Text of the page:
"The specification of the opponent's services is expressed broad enough to cover not only developing and implementation of computer software on an individual basis in order to meet the specific requirements of a particular client, but also the development and implementation of e.g. operation software or firmware. In the latter case the consumers will not be able to see a difference between the opponent's services and their final product (computer software) on one hand and the applicant's computer hardware products on the other hand. It can be concluded that there is a considerable degree of similarity between the goods and services concerned."
The relevant market where both applicant and opponent work is the "computer market." This market entails computers, computer programs, computer programming, computer software and so on. Furthemore, the consumer on this market has to be considered as an average consumer who will not have specific knowledge as to these products or will not be well informed. For in these days computers are part of every household. Hence, the consumer in need of any of these products will not make a distinction between these products and if the contested trade mark is allowed to exist, the consumer will get confused seen as both applicant and opponent work in the "computer Business" and will have more or less the same trade mark.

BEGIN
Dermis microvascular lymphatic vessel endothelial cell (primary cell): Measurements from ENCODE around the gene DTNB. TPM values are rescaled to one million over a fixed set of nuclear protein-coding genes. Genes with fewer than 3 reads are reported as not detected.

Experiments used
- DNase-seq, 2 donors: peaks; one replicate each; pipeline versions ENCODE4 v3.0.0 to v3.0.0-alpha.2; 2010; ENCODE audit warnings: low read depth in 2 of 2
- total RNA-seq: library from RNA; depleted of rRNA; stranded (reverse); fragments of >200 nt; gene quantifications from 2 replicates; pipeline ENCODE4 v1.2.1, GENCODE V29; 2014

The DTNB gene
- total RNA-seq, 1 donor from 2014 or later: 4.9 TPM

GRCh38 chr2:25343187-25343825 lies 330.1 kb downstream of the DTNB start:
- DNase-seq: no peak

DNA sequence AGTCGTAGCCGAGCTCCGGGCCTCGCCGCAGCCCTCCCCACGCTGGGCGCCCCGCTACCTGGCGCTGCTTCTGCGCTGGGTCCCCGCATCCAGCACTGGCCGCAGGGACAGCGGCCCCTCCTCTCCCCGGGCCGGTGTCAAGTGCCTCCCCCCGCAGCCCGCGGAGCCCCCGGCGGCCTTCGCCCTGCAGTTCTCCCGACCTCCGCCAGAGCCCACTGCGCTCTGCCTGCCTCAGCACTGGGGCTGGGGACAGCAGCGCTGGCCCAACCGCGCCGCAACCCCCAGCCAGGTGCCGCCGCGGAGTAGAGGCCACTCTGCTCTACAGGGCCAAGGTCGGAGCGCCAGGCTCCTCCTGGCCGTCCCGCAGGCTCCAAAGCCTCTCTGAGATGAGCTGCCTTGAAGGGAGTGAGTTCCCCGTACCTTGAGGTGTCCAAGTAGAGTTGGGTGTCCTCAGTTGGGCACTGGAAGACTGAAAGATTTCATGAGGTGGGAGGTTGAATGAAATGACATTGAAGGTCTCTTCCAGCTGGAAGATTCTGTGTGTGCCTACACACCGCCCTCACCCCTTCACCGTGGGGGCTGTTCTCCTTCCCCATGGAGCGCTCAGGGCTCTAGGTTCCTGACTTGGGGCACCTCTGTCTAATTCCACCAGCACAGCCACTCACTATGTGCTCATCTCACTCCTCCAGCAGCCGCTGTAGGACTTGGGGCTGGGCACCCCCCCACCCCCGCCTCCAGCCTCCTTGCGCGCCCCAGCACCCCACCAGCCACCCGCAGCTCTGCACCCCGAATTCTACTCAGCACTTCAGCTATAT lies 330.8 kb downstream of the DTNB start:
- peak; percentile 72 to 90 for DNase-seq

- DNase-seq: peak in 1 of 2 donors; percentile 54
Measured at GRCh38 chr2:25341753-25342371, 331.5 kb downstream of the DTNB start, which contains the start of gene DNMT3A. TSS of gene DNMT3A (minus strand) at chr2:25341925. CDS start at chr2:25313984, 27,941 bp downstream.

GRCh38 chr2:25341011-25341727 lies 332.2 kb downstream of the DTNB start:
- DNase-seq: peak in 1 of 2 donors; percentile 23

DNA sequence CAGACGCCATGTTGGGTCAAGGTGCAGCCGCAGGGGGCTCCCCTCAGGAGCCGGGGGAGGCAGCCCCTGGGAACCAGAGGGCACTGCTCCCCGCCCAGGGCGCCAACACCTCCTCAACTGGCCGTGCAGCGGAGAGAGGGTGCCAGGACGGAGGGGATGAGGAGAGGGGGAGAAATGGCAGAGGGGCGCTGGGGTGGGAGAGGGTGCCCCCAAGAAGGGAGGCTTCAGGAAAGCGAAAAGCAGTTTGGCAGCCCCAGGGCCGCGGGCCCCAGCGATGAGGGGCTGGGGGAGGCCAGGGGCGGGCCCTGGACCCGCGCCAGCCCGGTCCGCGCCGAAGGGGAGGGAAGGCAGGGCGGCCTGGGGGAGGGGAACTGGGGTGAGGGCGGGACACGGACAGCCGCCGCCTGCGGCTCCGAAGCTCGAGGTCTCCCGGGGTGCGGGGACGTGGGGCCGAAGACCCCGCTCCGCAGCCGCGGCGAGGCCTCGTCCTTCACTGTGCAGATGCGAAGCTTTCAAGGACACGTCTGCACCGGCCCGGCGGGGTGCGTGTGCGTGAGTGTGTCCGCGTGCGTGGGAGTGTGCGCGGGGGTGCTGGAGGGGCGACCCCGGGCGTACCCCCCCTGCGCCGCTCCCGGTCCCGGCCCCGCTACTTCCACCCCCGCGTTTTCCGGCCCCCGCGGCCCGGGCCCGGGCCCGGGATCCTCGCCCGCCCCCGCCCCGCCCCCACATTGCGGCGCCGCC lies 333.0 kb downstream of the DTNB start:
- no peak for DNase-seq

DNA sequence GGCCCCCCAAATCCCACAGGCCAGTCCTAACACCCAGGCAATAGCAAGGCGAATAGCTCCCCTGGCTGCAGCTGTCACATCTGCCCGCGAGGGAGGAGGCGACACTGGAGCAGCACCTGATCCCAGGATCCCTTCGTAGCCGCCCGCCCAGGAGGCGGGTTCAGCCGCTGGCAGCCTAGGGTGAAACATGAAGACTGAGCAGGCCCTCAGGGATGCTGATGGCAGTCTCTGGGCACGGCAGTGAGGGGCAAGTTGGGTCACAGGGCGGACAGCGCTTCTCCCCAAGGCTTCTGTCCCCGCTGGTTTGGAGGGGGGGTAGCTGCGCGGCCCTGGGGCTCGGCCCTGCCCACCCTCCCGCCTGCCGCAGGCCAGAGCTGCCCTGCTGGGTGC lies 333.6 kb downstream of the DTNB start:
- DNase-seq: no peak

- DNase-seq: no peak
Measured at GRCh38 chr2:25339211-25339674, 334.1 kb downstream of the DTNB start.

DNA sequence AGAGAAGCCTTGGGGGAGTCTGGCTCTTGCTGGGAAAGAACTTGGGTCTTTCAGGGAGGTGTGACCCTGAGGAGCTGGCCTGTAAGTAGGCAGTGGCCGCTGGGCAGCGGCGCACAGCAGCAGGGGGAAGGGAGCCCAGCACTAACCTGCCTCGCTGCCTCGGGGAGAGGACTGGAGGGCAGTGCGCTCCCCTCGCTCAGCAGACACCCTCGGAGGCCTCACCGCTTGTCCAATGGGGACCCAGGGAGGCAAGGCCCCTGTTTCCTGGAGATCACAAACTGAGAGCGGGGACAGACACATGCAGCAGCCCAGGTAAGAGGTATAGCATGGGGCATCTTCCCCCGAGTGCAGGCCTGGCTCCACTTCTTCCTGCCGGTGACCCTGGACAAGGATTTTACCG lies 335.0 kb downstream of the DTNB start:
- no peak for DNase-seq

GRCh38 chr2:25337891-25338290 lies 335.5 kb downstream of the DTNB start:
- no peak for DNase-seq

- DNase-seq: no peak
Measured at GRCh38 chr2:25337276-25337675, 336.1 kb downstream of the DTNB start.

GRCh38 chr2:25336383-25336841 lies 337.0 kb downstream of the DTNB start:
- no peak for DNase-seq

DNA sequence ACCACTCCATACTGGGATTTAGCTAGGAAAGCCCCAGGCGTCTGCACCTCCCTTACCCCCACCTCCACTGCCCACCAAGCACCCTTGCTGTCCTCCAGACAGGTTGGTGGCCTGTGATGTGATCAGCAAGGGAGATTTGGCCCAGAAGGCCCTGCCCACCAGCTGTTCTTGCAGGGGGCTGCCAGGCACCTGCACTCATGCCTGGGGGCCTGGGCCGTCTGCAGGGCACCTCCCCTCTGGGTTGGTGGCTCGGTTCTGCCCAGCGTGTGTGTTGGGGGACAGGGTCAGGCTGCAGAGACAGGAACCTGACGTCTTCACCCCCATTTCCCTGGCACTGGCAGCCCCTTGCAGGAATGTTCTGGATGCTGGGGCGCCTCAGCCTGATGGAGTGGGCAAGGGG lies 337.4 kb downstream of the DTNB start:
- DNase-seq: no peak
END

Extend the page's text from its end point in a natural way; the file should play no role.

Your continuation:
Moreover, there are a lot of products/services that are as expensive or even more than computer programs/services. The consumer. however, never makes an analysis of the producer but of the goods/services themslves. At that level it is of great importance that the consumer does not get confused as to the origin of these goods/services, but recognises the pruducts/services as originating from the opponent. The trade mark is therefore of great importance seen as the consumer will indeed relate (the quality of) the product/service to the trad mark it is known by. Opponent and his products will be recognised by it immediately. This important purpose of the trade mark will be harmed if the contested trade mark is allowed to exist. Now that the products show a high degree of similarity ( seen as it concerns complementary products), and the trade marks are more or less the same, the consumer will get confused.
This also applies all the more to the services "custom manufacture for others of computers", etc." in class 40.